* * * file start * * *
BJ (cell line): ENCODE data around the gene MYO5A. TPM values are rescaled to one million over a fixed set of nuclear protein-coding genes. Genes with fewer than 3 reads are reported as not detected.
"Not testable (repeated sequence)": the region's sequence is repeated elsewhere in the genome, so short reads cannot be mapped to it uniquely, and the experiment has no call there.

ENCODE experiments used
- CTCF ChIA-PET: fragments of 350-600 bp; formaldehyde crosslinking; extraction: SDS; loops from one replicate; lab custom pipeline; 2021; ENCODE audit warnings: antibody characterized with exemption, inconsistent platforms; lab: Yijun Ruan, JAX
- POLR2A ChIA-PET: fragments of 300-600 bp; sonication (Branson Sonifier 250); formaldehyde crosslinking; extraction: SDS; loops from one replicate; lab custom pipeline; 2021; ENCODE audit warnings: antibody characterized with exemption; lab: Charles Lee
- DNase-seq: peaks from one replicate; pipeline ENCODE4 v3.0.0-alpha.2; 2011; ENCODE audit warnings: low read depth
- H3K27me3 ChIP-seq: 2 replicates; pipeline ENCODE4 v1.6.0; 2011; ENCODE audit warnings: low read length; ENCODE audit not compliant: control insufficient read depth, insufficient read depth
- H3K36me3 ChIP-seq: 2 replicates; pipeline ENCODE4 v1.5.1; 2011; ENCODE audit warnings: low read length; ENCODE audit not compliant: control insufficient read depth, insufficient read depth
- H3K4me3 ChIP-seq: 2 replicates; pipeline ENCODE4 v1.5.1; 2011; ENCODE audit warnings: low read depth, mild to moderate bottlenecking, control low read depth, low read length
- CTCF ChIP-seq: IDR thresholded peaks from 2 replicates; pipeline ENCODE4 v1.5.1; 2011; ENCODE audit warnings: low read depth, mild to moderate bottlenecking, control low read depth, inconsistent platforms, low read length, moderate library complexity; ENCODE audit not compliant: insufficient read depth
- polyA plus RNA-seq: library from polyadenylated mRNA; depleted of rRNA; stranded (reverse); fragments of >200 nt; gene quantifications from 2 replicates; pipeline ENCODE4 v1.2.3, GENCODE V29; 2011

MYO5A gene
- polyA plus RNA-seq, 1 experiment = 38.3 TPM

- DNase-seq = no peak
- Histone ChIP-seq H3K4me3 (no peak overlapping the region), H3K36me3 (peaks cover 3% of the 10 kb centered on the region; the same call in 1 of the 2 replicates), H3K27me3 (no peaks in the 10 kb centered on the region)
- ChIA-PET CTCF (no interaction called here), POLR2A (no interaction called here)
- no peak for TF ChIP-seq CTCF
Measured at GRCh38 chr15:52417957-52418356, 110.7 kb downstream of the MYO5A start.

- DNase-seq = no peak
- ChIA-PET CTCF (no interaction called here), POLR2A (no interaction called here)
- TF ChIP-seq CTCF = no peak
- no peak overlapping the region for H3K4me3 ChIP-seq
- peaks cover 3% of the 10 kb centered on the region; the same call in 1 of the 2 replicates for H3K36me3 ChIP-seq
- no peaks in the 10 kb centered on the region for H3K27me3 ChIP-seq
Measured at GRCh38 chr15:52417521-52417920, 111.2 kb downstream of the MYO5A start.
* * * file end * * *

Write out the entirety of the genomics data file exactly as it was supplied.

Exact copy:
BJ (cell line): ENCODE data around the gene MYO5A. TPM values are rescaled to one million over a fixed set of nuclear protein-coding genes. Genes with fewer than 3 reads are reported as not detected.
"Not testable (repeated sequence)": the region's sequence is repeated elsewhere in the genome, so short reads cannot be mapped to it uniquely, and the experiment has no call there.

ENCODE experiments used
- CTCF ChIA-PET: fragments of 350-600 bp; formaldehyde crosslinking; extraction: SDS; loops from one replicate; lab custom pipeline; 2021; ENCODE audit warnings: antibody characterized with exemption, inconsistent platforms; lab: Yijun Ruan, JAX
- POLR2A ChIA-PET: fragments of 300-600 bp; sonication (Branson Sonifier 250); formaldehyde crosslinking; extraction: SDS; loops from one replicate; lab custom pipeline; 2021; ENCODE audit warnings: antibody characterized with exemption; lab: Charles Lee
- DNase-seq: peaks from one replicate; pipeline ENCODE4 v3.0.0-alpha.2; 2011; ENCODE audit warnings: low read depth
- H3K27me3 ChIP-seq: 2 replicates; pipeline ENCODE4 v1.6.0; 2011; ENCODE audit warnings: low read length; ENCODE audit not compliant: control insufficient read depth, insufficient read depth
- H3K36me3 ChIP-seq: 2 replicates; pipeline ENCODE4 v1.5.1; 2011; ENCODE audit warnings: low read length; ENCODE audit not compliant: control insufficient read depth, insufficient read depth
- H3K4me3 ChIP-seq: 2 replicates; pipeline ENCODE4 v1.5.1; 2011; ENCODE audit warnings: low read depth, mild to moderate bottlenecking, control low read depth, low read length
- CTCF ChIP-seq: IDR thresholded peaks from 2 replicates; pipeline ENCODE4 v1.5.1; 2011; ENCODE audit warnings: low read depth, mild to moderate bottlenecking, control low read depth, inconsistent platforms, low read length, moderate library complexity; ENCODE audit not compliant: insufficient read depth
- polyA plus RNA-seq: library from polyadenylated mRNA; depleted of rRNA; stranded (reverse); fragments of >200 nt; gene quantifications from 2 replicates; pipeline ENCODE4 v1.2.3, GENCODE V29; 2011

MYO5A gene
- polyA plus RNA-seq, 1 experiment = 38.3 TPM

- DNase-seq = no peak
- Histone ChIP-seq H3K4me3 (no peak overlapping the region), H3K36me3 (peaks cover 3% of the 10 kb centered on the region; the same call in 1 of the 2 replicates), H3K27me3 (no peaks in the 10 kb centered on the region)
- ChIA-PET CTCF (no interaction called here), POLR2A (no interaction called here)
- no peak for TF ChIP-seq CTCF
Measured at GRCh38 chr15:52417957-52418356, 110.7 kb downstream of the MYO5A start.

- DNase-seq = no peak
- ChIA-PET CTCF (no interaction called here), POLR2A (no interaction called here)
- TF ChIP-seq CTCF = no peak
- no peak overlapping the region for H3K4me3 ChIP-seq
- peaks cover 3% of the 10 kb centered on the region; the same call in 1 of the 2 replicates for H3K36me3 ChIP-seq
- no peaks in the 10 kb centered on the region for H3K27me3 ChIP-seq
Measured at GRCh38 chr15:52417521-52417920, 111.2 kb downstream of the MYO5A start.